A shot of the MEUK :
alongside a Sub-Sniper and MNK and one from the top down showing the extensive handle curvature :
The review consists of :
This MEUK (multi-environment utility knife) was ground by Allan Blade from 52100 forged by Ed Caffrey who also did the heat treatment of the blade. The primary grind was sabre-hollow. Based on my experience with the Talonite MEUK of similar geometry, the knife was modified by Ed Caffrey to a full convex grind with a slight secondary edge bevel. The thickness of the blade behind the edge bevel was around 0.005" near the base of the blade and runs a little thinner near the tip. Due to the very narrow edge bevel the angle can only be roughly estimated to be between 15-20 degrees. The knife is 0.155" thick at maximum with a full distal taper to a fine point. The total working edge length is 8.6 cm.
UPDATE : After this review was written Allan Blade had business problems which lead to him getting banned from Bladeforums. There are still people who he owes money and knives : [ref].
To get some quantitative performance estimates the MEUK was compared to a heavily modified Sub-Sniper from Lynn Griffith. Both the MEUK and Sub-Sniper were freshly sharpened and both could easily shave hair, push cut photocopy paper, and cut light thread with about 80-120 g of force . Through push cuts on 3/8" and 1/2" poly both blades did very well with the Sub-Sniper showing a slight advantage :
|Model||Edge profile||3/8" poly||1/2" poly|
|Sub-Sniper||9.5 (5)||0.044||43 (2)||100||51 (1)||100|
|MEUK||15-20||0.005||55 (1)||78 (4)||63 (2)||81 (3)|
Rope is a loose material and does not exert a large amount of force on the sides of the blades so the edge angle is most critical to performance. The slight change in edge angle of a few degrees is enough to compensate for the much thicker edge of the Sub-Sniper. However his cutting is somewhat artificial in nature as the load was applied by pressing down on the spine directly driving the blade through the cut which factors out the effect of edge curvature and grip. These two effects in general can significantly influence the blades cutting abilities.
The relative performance of these knives can change when the material can exert large and deep binding forces. In such case edge thickness and nature of the primary grind are both of significant influence. When the cuts become more dynamic edge curvature and security and comfort of grip are also factors. In all of these respects the MEUK has the advantage over the Sub-Sniper and thus will raise its relative performance significantly. Using both blades on various soft woods the following relative performance was determined :
|Sub-Sniper||9.5 (5)||0.044||54 (4)|
The Sub-Sniper has a more acute edge but it is much thicker behind the bevel compared to the 52100 MEUK. Since the edge is the most obtuse part of the blade profile, minimizing its extent as on the MEUK greatly increases the cutting performance. The curvature of the blade on the MEUK is also an enhancement which makes the blade act similar to a skew chisel, introducing a slicing element into the otherwise push cut. The longer blade allows a greater draw which adds to this effect. The full grip on the MEUK also fills the hand better, as compared to the smaller and much slimmer and partial length grip on the Sub-Sniper will cause discomfort in extended high force cutting.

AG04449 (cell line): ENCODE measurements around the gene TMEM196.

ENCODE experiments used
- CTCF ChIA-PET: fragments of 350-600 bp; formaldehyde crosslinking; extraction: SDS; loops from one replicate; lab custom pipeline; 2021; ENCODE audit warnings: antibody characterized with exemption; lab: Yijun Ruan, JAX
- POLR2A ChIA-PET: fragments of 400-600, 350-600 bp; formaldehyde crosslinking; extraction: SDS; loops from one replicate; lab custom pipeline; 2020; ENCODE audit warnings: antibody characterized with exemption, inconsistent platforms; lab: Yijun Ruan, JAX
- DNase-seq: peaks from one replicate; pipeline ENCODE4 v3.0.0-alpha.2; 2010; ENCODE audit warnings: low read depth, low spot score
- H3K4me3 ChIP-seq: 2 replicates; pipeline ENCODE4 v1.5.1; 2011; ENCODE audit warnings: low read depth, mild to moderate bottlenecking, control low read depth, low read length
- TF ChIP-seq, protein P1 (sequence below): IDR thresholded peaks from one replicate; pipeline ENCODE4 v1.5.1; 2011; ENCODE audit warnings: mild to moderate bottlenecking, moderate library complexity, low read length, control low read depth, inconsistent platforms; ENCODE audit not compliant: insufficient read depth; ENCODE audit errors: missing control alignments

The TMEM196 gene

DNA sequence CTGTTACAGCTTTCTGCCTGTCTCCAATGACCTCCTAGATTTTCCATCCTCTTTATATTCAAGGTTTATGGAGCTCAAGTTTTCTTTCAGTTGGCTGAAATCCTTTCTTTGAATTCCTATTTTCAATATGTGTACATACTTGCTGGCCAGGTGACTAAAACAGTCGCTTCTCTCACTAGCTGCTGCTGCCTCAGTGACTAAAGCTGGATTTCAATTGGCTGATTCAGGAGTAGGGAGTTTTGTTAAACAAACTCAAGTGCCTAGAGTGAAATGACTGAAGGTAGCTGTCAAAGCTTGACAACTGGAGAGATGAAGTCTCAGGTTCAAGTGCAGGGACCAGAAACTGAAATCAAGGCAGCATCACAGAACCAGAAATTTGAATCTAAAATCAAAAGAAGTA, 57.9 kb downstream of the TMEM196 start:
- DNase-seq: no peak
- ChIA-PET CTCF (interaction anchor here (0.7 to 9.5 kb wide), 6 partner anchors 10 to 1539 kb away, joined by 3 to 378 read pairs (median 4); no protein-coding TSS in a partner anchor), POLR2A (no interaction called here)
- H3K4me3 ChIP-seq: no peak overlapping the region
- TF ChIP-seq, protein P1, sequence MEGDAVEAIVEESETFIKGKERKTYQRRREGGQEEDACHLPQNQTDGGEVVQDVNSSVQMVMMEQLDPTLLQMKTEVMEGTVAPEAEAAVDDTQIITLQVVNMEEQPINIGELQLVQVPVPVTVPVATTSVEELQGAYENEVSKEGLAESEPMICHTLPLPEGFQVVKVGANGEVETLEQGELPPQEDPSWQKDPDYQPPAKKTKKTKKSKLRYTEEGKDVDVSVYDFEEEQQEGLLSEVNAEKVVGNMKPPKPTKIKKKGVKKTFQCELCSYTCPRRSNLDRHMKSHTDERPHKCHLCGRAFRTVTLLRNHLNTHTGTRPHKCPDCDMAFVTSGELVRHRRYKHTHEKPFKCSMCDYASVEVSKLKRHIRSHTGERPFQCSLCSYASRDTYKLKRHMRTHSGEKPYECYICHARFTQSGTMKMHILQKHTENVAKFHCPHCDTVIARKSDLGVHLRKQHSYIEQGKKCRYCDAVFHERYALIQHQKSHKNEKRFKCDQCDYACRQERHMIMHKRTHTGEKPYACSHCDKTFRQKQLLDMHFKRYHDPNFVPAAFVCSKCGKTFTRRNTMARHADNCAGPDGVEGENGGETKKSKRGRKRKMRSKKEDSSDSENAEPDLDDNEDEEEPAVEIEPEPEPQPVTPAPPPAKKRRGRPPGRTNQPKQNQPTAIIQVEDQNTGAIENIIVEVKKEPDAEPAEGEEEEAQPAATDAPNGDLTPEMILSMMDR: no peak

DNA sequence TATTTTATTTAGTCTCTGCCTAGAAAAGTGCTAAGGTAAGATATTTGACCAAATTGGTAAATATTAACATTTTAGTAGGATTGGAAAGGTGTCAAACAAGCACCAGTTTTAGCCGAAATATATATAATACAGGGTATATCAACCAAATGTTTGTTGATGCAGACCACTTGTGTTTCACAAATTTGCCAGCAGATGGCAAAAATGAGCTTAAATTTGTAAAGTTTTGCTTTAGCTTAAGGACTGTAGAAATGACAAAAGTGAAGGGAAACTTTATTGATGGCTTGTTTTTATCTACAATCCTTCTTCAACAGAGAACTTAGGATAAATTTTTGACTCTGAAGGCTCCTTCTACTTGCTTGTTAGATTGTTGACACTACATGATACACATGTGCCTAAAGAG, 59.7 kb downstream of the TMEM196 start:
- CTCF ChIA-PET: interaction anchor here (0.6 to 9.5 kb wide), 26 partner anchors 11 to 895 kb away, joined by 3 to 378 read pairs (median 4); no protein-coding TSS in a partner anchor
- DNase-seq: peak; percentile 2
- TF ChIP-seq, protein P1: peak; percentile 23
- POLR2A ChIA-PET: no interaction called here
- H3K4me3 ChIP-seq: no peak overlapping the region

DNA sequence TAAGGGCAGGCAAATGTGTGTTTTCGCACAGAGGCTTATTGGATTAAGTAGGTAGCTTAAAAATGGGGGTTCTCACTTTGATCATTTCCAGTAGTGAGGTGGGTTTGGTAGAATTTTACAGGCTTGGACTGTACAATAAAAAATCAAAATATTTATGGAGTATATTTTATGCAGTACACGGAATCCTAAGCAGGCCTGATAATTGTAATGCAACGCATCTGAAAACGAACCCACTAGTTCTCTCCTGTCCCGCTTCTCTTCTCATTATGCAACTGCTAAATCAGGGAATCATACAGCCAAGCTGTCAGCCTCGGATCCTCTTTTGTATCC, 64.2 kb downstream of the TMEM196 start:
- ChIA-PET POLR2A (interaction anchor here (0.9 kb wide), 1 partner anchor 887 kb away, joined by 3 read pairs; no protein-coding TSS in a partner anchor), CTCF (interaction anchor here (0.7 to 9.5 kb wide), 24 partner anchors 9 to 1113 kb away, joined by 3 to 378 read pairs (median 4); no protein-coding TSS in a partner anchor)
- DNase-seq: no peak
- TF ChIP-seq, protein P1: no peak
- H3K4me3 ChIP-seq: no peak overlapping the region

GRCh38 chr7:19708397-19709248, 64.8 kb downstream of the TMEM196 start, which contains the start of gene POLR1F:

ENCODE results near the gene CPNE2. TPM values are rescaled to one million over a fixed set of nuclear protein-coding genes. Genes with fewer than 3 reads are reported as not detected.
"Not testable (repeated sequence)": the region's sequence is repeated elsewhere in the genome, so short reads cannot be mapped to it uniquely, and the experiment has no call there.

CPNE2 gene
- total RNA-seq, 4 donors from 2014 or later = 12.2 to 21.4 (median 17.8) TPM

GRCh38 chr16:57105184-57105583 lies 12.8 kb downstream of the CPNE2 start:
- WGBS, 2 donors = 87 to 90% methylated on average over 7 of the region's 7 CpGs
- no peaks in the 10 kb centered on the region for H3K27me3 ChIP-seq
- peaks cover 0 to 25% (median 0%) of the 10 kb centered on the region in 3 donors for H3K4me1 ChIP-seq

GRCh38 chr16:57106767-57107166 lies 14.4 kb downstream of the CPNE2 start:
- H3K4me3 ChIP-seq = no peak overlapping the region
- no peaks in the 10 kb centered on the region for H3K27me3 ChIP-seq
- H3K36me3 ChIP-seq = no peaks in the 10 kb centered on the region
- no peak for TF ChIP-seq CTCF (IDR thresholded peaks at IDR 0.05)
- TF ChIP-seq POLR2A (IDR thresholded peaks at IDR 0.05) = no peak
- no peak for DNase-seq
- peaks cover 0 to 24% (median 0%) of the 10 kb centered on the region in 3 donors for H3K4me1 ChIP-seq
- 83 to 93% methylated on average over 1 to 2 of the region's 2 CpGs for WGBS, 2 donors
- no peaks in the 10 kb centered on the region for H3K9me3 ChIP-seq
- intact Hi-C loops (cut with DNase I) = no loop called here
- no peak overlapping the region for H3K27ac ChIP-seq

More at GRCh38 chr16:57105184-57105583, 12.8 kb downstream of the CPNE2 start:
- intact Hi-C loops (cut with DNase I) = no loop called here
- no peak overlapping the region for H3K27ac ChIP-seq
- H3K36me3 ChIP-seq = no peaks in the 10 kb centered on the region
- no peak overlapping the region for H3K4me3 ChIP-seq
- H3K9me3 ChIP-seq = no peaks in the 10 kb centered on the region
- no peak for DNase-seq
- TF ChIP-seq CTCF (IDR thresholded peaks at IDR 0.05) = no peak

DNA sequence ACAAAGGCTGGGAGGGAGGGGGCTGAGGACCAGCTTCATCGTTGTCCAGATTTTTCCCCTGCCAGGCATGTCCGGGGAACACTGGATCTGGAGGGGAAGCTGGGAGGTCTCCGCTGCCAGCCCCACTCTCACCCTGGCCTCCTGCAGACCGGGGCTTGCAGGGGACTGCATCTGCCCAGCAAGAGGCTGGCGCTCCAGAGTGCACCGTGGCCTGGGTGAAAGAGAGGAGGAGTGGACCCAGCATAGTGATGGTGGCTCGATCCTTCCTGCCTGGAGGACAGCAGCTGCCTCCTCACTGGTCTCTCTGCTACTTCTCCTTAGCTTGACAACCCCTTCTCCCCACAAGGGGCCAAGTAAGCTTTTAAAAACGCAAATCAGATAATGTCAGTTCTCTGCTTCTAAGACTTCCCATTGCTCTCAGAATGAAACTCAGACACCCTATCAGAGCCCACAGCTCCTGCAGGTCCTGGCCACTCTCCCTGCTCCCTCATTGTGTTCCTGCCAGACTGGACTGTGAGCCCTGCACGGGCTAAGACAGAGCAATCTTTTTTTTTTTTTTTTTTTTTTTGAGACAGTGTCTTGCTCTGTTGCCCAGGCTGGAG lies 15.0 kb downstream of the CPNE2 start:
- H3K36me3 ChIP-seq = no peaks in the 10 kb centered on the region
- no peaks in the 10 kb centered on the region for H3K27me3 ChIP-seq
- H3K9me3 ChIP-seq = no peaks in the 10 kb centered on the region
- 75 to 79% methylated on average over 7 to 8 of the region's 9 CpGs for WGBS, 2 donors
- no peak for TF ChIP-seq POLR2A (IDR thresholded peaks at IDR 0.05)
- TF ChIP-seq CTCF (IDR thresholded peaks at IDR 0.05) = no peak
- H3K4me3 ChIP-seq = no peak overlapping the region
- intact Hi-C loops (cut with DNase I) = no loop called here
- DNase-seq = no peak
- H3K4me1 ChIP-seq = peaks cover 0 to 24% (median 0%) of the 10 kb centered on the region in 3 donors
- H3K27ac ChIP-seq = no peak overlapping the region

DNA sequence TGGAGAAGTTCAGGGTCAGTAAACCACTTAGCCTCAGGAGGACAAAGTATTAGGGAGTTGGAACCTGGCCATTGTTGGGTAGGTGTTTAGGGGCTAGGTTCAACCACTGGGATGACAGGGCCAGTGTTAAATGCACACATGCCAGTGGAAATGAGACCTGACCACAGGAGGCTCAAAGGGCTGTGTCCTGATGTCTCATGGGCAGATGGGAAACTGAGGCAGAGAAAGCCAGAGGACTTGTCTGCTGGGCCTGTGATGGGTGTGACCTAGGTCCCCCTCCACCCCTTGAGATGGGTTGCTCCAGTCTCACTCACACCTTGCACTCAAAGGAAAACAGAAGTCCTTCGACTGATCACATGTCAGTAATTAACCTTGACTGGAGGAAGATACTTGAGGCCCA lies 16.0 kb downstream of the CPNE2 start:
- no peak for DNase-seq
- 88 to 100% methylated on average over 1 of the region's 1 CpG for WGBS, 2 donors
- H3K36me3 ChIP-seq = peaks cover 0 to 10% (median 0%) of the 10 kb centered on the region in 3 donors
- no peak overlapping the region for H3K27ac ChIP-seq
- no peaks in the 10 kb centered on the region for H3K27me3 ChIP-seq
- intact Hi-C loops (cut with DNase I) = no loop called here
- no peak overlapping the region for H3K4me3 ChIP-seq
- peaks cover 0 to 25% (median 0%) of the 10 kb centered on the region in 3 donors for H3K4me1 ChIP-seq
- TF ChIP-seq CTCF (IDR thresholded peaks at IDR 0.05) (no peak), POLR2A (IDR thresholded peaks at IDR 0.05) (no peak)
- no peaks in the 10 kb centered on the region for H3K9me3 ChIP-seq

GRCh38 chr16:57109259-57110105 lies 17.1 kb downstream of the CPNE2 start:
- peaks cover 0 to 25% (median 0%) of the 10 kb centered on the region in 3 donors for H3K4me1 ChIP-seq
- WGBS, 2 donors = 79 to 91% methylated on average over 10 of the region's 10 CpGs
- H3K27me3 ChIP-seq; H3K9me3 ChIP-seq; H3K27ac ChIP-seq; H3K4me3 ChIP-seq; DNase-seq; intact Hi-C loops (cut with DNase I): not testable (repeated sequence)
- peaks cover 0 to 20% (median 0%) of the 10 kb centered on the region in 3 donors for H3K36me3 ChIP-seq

The type of wood can of course heavily influence the results. On hard woods the performance is controlled by a much greater extent by just the angle of the edge bevel as cuts are very shallow. Since hardwood cutting produces forces that are much to a much greater extent concentrated around the edge of the knife, the deep convex profile of the MEUK does not give it as much of an advantage as it did on the soft woods [ ref]. While the MEUK still out cuts the Sub-Sniper, it is now only doing it by a few cuts whereas in the above soft wood cutting, the performance was almost two to one.
Using both knives to cut a lot of binding materials the above performance well represented the relative performance. The MEUK was always ahead of the Sub-Sniper.
UPDATE : The Sub-Sniper used in the above has a heavily modified edge profile, it is not the stock model.
On hardwood dowels, Before and after the cutting mention in the above, the sharpness of the blades was measured by push cutting light thread, and slicing through 1/4" poly under a 1000 g load :
|Model||Initial||After hardwood cutting|
|Thread||1/4" poly||Thread||1/4" poly|
|MEUK||95 (20)||0.40 (6)||170 (12)||0.65 (4)|
|Sub-Sniper||85 (10)||0.28 (5)||195 (13)||0.78 (6)|
No significant difference was noted in initial sharpness or extent of blunting.
Old mats were also used as blunting stock being both abrasive and hard to cut and thus being influenced by wear resitance and hardness respectively. Fifty four slices along the whole length of the edge were made with both blades. The cuts were made in a simple heavy slice using 45 (5) lbs of drive. The initial sharpness was similar for both blades and in agreement with the previous optimal sharpness listed in the above :
|Model||Thread||1/4" poly : 1000 g load|
|MEUK||125 (11)||0.50 (4)|
|Sub-Sniper||75 (13)||0.15 (3)|
After the mat cutting, the blades were honed using ten strokes per side on leather which made no significant improvement to either blade. They were also given ten passes per side on a smooth steel. The Sub-Sniper now cut the rope requiring 3.75 (25) centimeters of edge. The MEUK could not make more than 1/2 a cut on the rope over its full length which is more than twice that of the Sub-Sniper. This difference in edge retention is similar to the performance noted on cardboard below. The blades were restored to full sharpness by stropping on CrO loaded leather. Both blades progressed to full sharpness in a smooth linear manner in responce to the honing. When the difference in edge length (5.0 centimeters for the Sub-Sniper vs 8.6 centimeters for the MEUK) factored out the following graph is produced :
The slopes of the lines represent how fast the knives respond to the stropping and using linear regression gives identical results for both blades (-0.54) . While the steeling and the plain leather stropping didn't seem to do much for restoring sharpness, they can make an edge respond to honing much faster by putting an edge into proper alignment.
UPDATE : the edges should really be at the same angle for this type of comparison.